Are the lapdogs starting to bark? Japanese newspaper coverage of the SDF mission to Iraq
Department or Administrative Unit
Japanese media coverage is popularly portrayed as being closely tied to the ruling elite through the operation of kisha clubs where access to government sources and close government—journalist—business interconnections are cultivated. Given the gravity of the Koizumi administration's decision to send Self-Defense Forces to Iraq in support of the 2003 US invasion and the fundamental constitutional question it involved, this event provides a unique opportunity to test the thesis that the Japanese media are merely the `lapdog' of government. Two models, hegemony and indexing, make different predictions about media/political elite relations in news coverage. The findings of this study reveal that coverage by journalists provided little support for either. Given this, two alternative models are created and tested, the ideological bias and populist models. These models suggest that the press takes its reporting cues from sources other than political elites. Further study to provide greater assurance of this is merited by results here.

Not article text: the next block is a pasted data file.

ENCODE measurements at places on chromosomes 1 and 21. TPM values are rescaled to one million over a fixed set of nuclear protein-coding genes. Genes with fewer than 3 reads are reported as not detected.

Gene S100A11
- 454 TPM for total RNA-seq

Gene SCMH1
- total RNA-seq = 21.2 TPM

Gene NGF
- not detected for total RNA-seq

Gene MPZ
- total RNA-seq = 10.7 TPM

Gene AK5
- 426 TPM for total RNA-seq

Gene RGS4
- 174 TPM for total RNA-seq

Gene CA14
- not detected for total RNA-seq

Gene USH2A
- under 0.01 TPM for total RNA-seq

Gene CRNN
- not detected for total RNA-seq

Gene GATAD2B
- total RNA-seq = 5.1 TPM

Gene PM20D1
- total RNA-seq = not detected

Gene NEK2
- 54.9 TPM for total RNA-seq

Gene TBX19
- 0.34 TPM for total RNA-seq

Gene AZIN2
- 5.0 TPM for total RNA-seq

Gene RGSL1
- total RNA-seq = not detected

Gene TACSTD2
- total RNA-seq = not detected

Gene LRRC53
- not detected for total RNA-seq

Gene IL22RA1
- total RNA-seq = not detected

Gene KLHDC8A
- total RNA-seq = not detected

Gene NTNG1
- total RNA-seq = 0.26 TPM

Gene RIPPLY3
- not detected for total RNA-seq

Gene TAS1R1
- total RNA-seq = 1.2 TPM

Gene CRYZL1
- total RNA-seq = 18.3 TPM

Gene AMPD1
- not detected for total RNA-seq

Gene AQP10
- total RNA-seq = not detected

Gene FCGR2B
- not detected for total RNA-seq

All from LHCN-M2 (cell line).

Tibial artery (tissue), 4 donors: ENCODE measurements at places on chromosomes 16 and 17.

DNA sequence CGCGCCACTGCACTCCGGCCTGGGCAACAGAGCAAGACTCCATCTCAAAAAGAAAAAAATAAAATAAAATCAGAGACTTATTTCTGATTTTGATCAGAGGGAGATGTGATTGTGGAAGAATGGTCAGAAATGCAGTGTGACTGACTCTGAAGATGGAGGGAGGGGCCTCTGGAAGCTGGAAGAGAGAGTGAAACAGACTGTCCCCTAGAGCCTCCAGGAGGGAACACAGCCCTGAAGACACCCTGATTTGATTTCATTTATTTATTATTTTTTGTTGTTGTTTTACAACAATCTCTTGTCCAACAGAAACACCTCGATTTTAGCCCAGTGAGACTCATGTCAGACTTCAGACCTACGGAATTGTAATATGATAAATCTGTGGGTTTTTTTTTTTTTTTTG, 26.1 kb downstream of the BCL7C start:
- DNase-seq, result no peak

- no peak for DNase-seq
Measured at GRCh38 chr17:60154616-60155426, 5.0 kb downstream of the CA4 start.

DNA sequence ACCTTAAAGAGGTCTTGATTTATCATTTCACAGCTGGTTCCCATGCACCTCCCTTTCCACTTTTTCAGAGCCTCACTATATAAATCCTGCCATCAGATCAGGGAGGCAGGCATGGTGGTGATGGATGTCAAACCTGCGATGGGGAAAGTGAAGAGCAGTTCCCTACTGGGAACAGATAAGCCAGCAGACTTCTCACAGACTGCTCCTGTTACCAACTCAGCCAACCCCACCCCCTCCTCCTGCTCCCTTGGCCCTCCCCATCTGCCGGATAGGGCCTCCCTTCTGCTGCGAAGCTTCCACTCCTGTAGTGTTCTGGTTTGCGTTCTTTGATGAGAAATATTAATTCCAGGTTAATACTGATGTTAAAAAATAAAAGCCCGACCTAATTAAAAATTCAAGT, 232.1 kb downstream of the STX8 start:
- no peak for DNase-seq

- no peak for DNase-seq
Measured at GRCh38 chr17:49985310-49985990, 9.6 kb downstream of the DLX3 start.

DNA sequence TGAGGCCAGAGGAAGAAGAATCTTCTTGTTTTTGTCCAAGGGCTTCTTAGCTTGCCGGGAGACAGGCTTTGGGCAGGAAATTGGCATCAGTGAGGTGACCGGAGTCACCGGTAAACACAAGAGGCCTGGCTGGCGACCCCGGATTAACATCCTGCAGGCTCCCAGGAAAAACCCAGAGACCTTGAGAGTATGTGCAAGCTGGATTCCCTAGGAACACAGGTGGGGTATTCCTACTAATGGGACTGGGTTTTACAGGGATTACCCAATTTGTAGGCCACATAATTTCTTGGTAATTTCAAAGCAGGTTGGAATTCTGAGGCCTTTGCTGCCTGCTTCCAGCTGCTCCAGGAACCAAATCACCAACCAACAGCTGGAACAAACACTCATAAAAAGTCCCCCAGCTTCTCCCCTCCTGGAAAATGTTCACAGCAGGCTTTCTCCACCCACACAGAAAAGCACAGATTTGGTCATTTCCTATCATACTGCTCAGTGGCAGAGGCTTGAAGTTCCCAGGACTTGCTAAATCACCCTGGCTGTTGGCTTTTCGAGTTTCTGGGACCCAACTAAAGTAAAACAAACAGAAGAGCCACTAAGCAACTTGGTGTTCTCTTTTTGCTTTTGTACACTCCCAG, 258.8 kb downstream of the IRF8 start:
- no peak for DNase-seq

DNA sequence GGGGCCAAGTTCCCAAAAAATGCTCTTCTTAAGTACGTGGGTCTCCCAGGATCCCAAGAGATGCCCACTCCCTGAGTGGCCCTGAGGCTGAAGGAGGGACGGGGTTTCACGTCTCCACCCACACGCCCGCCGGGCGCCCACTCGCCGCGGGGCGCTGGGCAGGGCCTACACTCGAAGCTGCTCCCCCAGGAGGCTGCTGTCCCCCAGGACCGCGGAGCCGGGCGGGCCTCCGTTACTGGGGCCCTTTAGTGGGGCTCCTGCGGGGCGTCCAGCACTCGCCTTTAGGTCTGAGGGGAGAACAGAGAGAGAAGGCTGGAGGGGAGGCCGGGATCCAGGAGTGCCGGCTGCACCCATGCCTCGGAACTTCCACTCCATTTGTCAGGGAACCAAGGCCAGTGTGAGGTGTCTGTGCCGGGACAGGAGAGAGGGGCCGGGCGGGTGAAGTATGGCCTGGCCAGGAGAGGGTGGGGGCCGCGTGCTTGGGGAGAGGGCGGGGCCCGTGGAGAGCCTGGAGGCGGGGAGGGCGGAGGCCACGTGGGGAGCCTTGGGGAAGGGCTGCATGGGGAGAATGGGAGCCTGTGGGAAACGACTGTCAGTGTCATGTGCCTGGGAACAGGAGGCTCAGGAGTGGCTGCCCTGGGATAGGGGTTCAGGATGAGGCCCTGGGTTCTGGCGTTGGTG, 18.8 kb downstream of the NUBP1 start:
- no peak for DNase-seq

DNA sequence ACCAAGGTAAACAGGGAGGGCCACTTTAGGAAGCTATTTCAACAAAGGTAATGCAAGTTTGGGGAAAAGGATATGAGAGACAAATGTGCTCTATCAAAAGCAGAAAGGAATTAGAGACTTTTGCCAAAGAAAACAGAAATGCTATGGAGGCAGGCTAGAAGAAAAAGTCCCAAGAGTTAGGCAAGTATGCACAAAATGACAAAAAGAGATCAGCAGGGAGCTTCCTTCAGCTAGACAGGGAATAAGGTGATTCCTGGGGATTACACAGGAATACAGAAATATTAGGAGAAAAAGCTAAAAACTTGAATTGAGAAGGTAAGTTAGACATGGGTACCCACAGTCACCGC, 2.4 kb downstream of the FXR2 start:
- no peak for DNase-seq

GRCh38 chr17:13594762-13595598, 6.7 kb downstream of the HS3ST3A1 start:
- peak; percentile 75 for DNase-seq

Otopalik, C., & Schaefer, T. (2008). Are the lapdogs starting to bark? Japanese newspaper coverage of the SDF mission to Iraq. Media, War & Conflict, 1(3), 271–291. https://doi.org/10.1177/1750635208097047
Media, War & Conflict
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